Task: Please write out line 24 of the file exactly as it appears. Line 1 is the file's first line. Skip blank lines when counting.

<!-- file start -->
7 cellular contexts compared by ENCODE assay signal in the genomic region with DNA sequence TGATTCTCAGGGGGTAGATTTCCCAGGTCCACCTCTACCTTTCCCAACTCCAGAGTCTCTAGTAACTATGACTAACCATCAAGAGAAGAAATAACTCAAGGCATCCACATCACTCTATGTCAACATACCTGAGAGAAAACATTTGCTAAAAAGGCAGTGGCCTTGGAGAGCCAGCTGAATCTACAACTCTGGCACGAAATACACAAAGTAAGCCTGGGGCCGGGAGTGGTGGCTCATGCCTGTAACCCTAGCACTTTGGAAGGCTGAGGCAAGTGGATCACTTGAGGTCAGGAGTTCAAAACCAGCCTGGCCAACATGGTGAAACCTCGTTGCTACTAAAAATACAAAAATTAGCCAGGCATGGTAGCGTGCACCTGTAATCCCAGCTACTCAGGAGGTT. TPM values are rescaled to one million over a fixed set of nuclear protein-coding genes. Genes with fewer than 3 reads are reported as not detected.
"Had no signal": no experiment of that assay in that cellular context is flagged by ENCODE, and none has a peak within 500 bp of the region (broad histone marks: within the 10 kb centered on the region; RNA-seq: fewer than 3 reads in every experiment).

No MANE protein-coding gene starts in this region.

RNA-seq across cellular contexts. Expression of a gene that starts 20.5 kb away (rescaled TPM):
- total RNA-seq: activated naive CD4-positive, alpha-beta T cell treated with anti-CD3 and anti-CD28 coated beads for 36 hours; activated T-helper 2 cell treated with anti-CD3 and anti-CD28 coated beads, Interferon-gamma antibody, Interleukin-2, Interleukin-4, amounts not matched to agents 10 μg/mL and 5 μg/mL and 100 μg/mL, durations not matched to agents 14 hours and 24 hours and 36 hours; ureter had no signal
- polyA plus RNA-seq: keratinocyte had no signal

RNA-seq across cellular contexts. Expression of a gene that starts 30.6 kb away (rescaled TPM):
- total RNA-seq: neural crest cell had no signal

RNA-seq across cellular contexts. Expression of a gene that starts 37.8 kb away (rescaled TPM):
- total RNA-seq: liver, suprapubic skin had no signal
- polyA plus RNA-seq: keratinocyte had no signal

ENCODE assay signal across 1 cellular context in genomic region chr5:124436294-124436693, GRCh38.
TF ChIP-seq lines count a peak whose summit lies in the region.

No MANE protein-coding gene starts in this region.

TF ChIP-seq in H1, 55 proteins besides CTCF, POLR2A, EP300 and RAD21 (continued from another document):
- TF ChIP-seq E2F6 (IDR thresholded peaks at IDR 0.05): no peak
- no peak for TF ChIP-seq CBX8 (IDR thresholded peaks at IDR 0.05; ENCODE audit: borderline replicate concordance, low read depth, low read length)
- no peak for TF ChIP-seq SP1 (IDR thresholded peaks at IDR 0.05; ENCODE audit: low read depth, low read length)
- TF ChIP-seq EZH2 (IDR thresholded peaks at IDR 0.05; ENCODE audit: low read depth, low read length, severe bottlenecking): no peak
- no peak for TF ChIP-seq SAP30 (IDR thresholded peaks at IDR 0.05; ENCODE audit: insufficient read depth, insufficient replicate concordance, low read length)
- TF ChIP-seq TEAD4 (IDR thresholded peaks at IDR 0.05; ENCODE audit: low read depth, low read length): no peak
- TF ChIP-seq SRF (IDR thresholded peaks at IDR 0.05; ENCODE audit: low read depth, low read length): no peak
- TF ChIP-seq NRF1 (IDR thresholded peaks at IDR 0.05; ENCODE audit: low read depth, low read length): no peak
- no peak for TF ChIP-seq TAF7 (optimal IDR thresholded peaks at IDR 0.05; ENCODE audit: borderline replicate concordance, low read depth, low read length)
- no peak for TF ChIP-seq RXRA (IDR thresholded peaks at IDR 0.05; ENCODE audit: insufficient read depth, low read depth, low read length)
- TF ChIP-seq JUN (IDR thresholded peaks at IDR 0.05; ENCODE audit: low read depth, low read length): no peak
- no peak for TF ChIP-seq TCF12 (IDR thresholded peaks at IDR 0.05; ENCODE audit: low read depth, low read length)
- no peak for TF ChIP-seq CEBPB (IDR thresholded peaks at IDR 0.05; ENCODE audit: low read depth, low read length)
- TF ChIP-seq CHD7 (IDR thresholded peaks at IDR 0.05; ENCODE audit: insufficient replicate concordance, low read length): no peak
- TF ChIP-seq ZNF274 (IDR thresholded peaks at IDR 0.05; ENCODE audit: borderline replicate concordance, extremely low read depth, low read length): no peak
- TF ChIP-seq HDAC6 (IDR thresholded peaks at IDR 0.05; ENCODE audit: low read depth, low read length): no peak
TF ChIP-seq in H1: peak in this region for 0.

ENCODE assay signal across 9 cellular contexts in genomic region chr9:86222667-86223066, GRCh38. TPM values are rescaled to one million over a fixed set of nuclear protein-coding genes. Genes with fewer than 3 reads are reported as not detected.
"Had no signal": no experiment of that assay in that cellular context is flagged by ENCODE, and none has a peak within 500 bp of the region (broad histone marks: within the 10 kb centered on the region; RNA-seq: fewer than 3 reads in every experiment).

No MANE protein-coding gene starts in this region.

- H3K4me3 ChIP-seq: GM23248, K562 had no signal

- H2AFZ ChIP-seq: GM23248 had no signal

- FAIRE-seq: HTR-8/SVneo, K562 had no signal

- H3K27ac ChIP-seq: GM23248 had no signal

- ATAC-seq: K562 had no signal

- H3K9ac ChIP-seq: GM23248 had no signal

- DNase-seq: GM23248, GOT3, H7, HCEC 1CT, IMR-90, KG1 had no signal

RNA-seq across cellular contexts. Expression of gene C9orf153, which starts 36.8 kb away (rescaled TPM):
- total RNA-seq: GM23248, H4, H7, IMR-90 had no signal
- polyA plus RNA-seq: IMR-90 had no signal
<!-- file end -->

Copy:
- no peak for TF ChIP-seq TAF7 (optimal IDR thresholded peaks at IDR 0.05; ENCODE audit: borderline replicate concordance, low read depth, low read length)